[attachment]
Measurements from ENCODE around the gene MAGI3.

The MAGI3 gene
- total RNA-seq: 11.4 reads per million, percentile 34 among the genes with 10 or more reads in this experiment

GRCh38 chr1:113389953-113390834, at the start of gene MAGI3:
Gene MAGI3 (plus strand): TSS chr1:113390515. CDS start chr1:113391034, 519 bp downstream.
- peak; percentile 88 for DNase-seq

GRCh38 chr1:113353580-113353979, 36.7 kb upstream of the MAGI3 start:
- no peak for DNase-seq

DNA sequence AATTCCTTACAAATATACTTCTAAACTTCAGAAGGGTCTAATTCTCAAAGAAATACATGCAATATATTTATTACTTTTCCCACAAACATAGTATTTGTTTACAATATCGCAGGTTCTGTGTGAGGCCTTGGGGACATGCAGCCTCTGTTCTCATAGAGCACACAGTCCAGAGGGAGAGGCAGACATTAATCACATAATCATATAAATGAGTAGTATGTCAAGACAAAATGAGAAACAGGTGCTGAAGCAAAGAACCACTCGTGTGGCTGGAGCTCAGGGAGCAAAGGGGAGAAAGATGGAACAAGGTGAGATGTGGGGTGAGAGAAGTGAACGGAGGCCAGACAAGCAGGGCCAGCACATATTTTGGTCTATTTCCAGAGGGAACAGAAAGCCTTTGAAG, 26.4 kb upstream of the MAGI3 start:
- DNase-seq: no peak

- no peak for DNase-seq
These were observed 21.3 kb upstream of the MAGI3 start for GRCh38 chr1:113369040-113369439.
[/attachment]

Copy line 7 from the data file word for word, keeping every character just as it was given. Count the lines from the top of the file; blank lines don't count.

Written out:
GRCh38 chr1:113353580-113353979, 36.7 kb upstream of the MAGI3 start: